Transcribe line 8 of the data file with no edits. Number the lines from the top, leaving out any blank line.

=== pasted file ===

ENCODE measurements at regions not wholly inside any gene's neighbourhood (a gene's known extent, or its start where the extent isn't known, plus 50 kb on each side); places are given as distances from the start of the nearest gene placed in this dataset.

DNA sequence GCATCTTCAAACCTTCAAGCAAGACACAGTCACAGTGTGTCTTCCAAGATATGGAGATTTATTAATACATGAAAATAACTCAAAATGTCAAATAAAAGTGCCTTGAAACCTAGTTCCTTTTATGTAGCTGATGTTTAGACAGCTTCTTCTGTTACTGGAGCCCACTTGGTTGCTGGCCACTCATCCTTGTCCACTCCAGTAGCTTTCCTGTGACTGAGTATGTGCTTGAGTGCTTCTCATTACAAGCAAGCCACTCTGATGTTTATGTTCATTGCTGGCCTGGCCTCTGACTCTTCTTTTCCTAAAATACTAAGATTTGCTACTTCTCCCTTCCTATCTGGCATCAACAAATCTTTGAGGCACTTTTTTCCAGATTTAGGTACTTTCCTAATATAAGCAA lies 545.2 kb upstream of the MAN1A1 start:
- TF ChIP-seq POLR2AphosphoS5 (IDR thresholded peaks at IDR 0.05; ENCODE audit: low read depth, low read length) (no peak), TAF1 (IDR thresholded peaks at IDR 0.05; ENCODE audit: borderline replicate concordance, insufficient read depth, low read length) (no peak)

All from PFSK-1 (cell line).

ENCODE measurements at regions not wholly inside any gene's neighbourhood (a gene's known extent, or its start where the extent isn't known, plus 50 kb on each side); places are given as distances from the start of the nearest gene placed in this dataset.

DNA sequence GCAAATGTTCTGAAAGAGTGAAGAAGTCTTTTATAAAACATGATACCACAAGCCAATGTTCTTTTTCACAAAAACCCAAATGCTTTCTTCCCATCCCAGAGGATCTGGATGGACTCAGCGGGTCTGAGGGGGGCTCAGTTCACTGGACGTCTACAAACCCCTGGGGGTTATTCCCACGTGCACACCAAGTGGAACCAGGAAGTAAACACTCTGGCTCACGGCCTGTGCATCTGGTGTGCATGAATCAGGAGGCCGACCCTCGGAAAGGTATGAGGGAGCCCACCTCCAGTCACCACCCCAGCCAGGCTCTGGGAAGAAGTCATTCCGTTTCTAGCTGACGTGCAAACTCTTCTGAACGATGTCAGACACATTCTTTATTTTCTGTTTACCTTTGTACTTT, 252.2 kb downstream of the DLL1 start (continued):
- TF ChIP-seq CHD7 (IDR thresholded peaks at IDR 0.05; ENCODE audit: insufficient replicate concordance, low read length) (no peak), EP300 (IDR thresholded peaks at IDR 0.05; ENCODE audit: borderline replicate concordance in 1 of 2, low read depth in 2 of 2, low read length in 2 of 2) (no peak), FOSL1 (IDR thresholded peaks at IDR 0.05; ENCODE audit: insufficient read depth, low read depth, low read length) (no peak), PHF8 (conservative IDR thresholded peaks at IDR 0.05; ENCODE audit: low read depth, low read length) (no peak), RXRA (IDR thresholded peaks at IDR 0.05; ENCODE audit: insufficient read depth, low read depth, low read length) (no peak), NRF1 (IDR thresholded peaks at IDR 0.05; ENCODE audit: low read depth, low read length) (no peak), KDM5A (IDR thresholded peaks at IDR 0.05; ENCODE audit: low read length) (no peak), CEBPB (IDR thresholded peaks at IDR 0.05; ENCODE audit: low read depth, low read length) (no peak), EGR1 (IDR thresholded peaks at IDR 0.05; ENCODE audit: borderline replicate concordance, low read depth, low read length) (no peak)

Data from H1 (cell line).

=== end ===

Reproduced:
Data from H1 (cell line).